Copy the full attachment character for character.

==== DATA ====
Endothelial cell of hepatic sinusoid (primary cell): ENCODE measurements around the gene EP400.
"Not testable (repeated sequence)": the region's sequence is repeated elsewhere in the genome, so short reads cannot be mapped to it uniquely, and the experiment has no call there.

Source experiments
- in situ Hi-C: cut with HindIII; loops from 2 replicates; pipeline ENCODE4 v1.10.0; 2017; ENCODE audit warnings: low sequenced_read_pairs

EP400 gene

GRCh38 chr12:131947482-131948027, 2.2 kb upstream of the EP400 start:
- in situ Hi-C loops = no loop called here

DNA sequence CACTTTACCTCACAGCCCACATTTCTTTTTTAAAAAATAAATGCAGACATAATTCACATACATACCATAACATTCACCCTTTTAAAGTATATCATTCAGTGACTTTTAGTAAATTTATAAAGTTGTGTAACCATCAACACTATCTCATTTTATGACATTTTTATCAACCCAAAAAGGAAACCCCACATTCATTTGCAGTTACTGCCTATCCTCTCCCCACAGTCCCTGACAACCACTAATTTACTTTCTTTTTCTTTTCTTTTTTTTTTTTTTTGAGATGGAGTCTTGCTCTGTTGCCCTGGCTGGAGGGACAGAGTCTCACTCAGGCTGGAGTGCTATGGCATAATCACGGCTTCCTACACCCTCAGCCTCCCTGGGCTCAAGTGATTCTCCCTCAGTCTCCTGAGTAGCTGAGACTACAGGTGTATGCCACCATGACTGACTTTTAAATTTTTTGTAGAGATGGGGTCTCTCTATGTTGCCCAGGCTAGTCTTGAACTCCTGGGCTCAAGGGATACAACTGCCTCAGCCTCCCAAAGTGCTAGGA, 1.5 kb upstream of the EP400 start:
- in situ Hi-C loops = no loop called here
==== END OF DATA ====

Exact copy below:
Endothelial cell of hepatic sinusoid (primary cell): ENCODE measurements around the gene EP400.
"Not testable (repeated sequence)": the region's sequence is repeated elsewhere in the genome, so short reads cannot be mapped to it uniquely, and the experiment has no call there.

Source experiments
- in situ Hi-C: cut with HindIII; loops from 2 replicates; pipeline ENCODE4 v1.10.0; 2017; ENCODE audit warnings: low sequenced_read_pairs

EP400 gene

GRCh38 chr12:131947482-131948027, 2.2 kb upstream of the EP400 start:
- in situ Hi-C loops = no loop called here

DNA sequence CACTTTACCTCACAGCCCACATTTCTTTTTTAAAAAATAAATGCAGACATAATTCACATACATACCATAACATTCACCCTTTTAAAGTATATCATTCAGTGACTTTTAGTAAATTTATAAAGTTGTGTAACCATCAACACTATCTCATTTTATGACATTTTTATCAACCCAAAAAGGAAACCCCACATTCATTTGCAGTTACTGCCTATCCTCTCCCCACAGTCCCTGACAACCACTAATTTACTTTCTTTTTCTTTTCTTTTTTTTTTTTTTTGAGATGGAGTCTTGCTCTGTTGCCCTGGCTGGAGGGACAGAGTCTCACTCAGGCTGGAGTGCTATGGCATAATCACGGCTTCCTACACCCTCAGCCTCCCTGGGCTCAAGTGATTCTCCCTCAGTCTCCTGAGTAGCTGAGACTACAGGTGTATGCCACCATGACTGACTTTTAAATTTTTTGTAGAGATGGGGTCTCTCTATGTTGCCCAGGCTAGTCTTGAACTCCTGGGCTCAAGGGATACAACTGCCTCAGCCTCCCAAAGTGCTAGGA, 1.5 kb upstream of the EP400 start:
- in situ Hi-C loops = no loop called here